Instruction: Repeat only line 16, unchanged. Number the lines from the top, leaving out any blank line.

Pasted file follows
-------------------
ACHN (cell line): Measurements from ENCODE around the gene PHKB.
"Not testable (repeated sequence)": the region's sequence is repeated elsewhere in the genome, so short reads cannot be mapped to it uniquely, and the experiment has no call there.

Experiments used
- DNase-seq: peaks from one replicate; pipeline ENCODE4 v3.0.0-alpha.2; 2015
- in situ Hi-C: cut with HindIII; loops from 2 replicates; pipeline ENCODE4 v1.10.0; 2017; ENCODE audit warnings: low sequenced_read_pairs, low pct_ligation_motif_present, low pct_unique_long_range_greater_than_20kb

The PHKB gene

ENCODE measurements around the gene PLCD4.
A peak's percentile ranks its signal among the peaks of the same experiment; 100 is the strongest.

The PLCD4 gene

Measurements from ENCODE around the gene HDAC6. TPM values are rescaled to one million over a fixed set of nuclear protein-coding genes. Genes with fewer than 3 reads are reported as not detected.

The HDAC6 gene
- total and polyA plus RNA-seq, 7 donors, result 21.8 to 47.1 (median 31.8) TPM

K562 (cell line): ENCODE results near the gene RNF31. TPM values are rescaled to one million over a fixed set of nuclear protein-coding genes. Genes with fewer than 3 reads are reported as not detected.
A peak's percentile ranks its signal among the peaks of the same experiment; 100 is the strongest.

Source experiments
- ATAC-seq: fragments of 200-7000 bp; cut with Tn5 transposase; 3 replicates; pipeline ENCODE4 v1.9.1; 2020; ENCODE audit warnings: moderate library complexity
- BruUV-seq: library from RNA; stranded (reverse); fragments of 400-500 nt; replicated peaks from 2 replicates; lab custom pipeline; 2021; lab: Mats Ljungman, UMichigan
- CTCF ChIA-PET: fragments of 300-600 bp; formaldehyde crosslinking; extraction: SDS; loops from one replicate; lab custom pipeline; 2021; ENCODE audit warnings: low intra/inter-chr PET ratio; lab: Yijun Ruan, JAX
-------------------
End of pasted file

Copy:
- ATAC-seq: fragments of 200-7000 bp; cut with Tn5 transposase; 3 replicates; pipeline ENCODE4 v1.9.1; 2020; ENCODE audit warnings: moderate library complexity